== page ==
Shana Speaks Wine

Wine Journalist, Copywriter, and Marketing Consultant

Drinking out loud. 

Filtering by Category: "Moscato d'Asti"

Pizza! Pizza! (and more dessert)

New York is a pizza town.  From the classic slice to the gourmet pie, nearly every international style of pizza is represented.  Neapolitan?  Grandma square?  Dollar slice drunkenly consumed on the street corner?  We've got 'em all.

Wine enthusiasts often debate what's the best wine to pair with pizza and more often than not, Italian wines reign supreme. With their high acidity, Italian wines are very complementary to the tomato-based dish. It also harks back to one of my general rules of thumb: when in doubt, pair like with like.  A wine from the same country of origin as the cuisine will match well. Yes, you can start to drill down to specific regions and grapes and debate what goes best with all those fancy toppings, but in general, Italian wines are a sure thing.

A recent Saturday night brought us to a new place, Sotto 13.  Perusing the wine list, we opted for a Valpolicella, a red from the Veneto region of Italy.  This wine was produced in the Ripasso method, meaning that a percentage of the grapes were dried out on mats for weeks (a technique called Passito) in order to increase natural sugars and flavors.  These grapes are then fermented with other grapes in order to increase the intensity and flavor profiles of the wines.

So, did it work with pizza?  You bet.

Impero Valpolicella Superior, Ripasso, 2009

This wine was a blend of Corvina, Rondinella and Molinara  grapes, very traditional for a Valpolicella. Immediately, this wine revealed plums, raisins and cherries, along with some black tea and earthy notes.  It was juicy and round with notable wood tannins. The acidity of the tomato sauce mellowed out the wine's acid levels and a rich, complex wine, with a slight chocolate essence at the end, emerged.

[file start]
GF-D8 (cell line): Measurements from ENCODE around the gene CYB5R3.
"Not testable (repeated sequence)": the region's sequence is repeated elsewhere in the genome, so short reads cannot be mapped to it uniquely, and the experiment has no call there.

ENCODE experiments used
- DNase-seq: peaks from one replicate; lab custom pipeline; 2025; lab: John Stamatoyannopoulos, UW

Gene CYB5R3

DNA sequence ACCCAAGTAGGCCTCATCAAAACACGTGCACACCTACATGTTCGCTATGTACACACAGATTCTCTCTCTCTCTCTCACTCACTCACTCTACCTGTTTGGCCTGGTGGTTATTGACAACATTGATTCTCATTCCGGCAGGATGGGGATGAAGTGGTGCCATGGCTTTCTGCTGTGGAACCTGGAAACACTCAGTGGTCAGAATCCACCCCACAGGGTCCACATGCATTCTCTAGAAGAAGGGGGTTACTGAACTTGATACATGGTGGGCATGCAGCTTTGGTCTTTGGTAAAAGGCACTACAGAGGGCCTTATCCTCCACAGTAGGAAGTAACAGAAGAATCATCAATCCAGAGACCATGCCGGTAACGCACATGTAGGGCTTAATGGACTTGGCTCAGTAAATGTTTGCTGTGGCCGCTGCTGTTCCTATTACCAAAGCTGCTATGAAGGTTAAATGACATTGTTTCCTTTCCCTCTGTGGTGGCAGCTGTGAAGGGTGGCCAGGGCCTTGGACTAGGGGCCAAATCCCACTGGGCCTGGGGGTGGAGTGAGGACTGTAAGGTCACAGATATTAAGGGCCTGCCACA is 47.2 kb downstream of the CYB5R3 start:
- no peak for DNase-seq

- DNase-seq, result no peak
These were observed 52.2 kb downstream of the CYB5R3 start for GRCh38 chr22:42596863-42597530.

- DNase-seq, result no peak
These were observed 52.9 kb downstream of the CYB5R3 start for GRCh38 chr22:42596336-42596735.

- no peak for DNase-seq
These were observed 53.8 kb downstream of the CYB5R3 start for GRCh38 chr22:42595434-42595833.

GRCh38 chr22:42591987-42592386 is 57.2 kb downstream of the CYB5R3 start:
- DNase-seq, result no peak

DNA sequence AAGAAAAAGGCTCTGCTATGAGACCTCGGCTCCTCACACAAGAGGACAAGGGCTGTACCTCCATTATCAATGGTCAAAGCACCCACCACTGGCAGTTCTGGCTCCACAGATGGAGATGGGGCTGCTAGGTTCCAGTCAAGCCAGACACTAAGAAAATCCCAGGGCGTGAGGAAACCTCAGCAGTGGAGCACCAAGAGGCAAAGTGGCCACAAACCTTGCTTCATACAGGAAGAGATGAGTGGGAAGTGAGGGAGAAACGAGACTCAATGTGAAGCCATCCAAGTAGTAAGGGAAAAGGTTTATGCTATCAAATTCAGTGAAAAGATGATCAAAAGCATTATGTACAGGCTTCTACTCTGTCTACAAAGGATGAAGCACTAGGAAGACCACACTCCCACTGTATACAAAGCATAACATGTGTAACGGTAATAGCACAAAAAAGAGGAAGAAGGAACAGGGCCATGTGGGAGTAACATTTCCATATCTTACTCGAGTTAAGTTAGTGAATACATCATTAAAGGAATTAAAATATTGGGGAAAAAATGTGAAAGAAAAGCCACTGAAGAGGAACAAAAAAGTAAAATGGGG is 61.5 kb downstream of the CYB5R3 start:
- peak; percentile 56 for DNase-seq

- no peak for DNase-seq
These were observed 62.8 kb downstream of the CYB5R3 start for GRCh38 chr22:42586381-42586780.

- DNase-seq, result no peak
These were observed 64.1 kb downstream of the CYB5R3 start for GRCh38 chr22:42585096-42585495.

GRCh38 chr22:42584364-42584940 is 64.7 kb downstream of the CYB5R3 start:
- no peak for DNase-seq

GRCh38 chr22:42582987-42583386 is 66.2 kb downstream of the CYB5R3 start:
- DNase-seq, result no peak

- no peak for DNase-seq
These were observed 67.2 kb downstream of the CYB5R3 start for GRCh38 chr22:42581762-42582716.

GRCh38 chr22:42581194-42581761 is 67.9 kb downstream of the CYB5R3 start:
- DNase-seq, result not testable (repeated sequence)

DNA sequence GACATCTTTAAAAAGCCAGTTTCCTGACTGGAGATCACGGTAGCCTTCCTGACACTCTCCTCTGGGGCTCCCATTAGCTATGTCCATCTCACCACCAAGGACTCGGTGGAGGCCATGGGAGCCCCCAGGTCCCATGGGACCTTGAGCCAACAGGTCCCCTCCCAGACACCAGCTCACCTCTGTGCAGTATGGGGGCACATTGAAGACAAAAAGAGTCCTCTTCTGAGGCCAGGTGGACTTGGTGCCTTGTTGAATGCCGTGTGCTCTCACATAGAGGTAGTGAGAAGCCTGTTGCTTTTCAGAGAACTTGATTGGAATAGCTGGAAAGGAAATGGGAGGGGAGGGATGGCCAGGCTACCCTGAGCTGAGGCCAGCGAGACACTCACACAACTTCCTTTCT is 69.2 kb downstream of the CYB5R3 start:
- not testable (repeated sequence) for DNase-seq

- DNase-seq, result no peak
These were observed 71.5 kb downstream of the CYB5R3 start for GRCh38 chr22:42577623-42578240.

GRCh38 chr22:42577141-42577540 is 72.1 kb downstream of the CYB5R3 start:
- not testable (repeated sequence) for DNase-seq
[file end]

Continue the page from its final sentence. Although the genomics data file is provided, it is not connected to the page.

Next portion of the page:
I'm almost embarrassed to admit this, but after, we went to Minetta Tavern for that infamous soufflé.  Yep, two weeks in a row.  Feel free to stage an intervention at any point.

(this sucker didn't even stand a chance)

With it, we paired a Michele Chiarlo Moscato d'Asti.  The beautifully perfumed notes of orange blossom, honeysuckle, candied apricot and honey matched the gooey chocolatey center of the soufflé perfectly.  Heaven.

Keep tasting, friends....




Shame On You

Here's a story about bad wine. As discussed in my Presidential Inauguration post, wine is not just about what's in the glass but the experience of drinking it; even average wines become special in the right context. Conversely, wines can be ruined if the situation is mired in negativity.  A prime example of this was the Slow Wine event in NYC on January 28th.

Slow Wine is a branch of the Slow Food movement, which, according to slowfood.com, is defined as follows:
Slow Food stands at the crossroads of ecology and gastronomy, ethics and pleasure. It opposes the standardization of taste and culture, and the unrestrained power of the food industry multinationals and industrial agriculture. We believe that everyone has a fundamental right to the pleasure of good food and consequently the responsibility to protect the heritage of food, tradition and culture that make this pleasure possible. Our association believes in the concept of neo-gastronomy - recognition of the strong connections between plate, planet, people and culture.